“St. Matthew, A Saint for the Nation’s Capital and the New Evangelization”

Saint Matthew

Catholic Standard photo/Michael Hoyt: A mosaic above the entrance to the Cathedral of St. Matthew the Apostle in Washington, D.C., depicts the evangelist whose feast day is Sept. 21.

With the cross atop its majestic copper dome soaring above the Washington, D.C., skyline, the Cathedral of Saint Matthew the Apostle is truly a landmark of faith in our nation’s capital.  As Saint Matthew, whose feast day is September 21, is the patron saint of civil servants, it is fitting that once again this weekend, the cathedral named for him will serve as the setting for the Red Mass, an annual Mass attended by Supreme Court justices and a range of government leaders, where we prayerfully seek God’s blessing on and guidance in the administration of justice.

Dramatic mosaics of Saint Matthew the Apostle and Evangelist soar above the cathedral’s main entranceway and rise behind the altar, depicting the tax collector who heard Jesus’ call, “Follow me.” A mural on a nearby wall shows the call of Saint Matthew, as he appears stunned by Jesus’ invitation. Another depicts the depth of this saint’s great love for Jesus, as the Apostle stretches out his arms in anticipation of his martyrdom.

In a 2006 general audience talk, our Holy Father, Pope Benedict XVI, pointed out that Saint Matthew immediately rose from his work and followed Jesus. The Holy Father noted that a careful reading of Saint Matthew’s gospel can evoke that same response from today’s disciples of Jesus, who, like Matthew, can “stand up and follow Jesus with determination.”

As the Archbishop of Washington, I celebrate the Easter Vigil and Christmas Masses, as well as most holy day Masses, at Saint Matthew’s Cathedral, which in a special way is my home church, and the home church of all the Catholics of the Archdiocese of Washington.

The cathedral church where people prayed in thanksgiving after the end of World War II, and where people prayed in sorrow after the Sept. 11, 2001 terrorist attacks on the United States, is the place where Pope John Paul II celebrated Mass in 1979 and where world leaders gathered for the 1963 Funeral Mass of President John F. Kennedy.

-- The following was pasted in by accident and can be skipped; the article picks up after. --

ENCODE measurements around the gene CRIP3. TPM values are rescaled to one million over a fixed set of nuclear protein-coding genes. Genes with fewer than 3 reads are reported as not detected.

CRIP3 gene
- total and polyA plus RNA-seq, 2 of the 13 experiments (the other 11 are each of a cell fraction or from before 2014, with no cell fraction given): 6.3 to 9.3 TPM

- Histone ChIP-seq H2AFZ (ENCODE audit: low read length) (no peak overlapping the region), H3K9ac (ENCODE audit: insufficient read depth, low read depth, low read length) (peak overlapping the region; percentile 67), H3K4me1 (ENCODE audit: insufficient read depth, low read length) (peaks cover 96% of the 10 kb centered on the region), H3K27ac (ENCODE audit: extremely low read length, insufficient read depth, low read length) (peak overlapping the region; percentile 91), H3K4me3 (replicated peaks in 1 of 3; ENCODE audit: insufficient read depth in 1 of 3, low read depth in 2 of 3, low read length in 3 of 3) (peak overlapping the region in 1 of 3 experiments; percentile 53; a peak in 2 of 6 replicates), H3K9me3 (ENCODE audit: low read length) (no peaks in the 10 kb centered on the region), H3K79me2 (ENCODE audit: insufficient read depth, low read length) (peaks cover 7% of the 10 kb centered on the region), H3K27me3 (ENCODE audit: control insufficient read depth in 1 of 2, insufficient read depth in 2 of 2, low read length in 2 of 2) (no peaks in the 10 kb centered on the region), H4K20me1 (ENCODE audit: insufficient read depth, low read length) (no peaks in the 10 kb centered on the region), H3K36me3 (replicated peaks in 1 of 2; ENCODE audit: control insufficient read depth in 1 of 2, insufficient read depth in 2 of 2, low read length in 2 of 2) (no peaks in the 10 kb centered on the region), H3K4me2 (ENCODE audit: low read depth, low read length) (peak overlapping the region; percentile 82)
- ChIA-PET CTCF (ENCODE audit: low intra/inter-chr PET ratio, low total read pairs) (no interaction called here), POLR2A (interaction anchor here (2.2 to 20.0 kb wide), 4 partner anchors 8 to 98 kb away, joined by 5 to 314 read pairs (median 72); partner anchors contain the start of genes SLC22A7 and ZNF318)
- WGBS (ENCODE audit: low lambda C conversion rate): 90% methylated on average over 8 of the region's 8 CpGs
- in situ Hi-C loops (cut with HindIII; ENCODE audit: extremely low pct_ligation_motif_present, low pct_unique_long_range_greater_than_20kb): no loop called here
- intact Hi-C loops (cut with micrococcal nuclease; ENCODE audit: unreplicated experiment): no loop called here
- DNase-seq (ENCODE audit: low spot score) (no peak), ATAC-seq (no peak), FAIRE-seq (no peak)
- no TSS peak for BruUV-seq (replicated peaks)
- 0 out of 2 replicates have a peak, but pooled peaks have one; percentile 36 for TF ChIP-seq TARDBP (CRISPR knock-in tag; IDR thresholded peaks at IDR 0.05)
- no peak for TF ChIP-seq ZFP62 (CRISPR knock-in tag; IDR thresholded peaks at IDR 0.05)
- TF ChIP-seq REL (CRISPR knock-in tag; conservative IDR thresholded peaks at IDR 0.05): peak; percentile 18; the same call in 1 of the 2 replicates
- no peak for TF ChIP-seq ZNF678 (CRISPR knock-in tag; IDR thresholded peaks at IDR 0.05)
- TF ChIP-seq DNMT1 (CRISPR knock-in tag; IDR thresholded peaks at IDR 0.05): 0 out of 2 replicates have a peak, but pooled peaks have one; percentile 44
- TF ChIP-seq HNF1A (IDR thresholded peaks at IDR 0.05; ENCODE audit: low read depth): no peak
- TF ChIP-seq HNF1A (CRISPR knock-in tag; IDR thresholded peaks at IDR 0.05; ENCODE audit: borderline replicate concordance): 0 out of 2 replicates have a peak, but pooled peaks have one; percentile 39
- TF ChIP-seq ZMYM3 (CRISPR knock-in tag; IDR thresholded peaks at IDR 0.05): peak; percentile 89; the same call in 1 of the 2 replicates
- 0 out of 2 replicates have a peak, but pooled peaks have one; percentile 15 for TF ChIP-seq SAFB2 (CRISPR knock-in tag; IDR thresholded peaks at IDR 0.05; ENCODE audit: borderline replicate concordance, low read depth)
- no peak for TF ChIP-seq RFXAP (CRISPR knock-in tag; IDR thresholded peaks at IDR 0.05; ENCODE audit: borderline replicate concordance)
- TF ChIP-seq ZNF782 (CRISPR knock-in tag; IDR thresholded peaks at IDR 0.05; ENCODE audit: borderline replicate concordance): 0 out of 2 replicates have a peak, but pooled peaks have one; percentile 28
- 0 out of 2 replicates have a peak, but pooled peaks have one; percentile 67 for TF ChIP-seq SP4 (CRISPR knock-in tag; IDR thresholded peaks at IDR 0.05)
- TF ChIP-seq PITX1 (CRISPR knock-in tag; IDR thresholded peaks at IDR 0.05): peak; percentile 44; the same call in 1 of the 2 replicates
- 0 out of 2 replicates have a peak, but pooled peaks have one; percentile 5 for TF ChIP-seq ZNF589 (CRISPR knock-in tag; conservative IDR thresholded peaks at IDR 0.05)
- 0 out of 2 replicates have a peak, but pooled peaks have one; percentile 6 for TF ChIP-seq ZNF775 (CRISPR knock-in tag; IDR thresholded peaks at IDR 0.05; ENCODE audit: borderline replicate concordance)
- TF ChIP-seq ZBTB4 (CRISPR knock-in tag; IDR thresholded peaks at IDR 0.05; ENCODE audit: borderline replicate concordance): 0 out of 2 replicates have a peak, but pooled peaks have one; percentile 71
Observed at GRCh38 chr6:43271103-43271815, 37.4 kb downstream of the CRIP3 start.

Saint Matthew’s is a place where presidents and the homeless have knelt in prayer.  It is a place where, on Ash Wednesday, crowds fill the cathedral and spill out onto the steps and nearby sidewalks.  It is a place where government workers and people from all walks of life, where longtime Washingtonians and where new visitors to the nation’s capital, come to Mass and where, like Saint Matthew, they are invited by Jesus to follow him.

Jesus’ call to Saint Matthew should resonate for all of us.  As I note in my new pastoral letter, The Church, Our Spiritual Home, the laity have a special calling to renew the temporal order, to bring their Catholic faith “to our world, our culture, our neighbors, our family, our friends.”  The lay faithful, with their talents, knowledge, experience and faith, can transform the world.

Like Saint Matthew, many here in Washington work for the government.  Also like Saint Matthew, most of us are aware of our own sinfulness and our need for God’s grace and mercy.  But the most important similarity between Saint Matthew and ourselves is that we are called to be evangelists, to share the Good News of Jesus with those around us, to rise up, and leave our former way of living behind.

In Washington, as in many places around the country, people dedicate long hours to their work.  But if we look to Saint Matthew, we can reflect on how we might prayerfully hear Jesus’ call to us in our work day, or at home or at school, and dedicate our daily work to God, trying to live out and share our faith wherever we are.

In Hebrew, Matthew means “gift of God,” and reflecting on the life of Saint Matthew, we can learn from the gift of his example, the gift of his gospel, and the gift of knowing that we, too, can respond positively to that same invitation to walk with Jesus.

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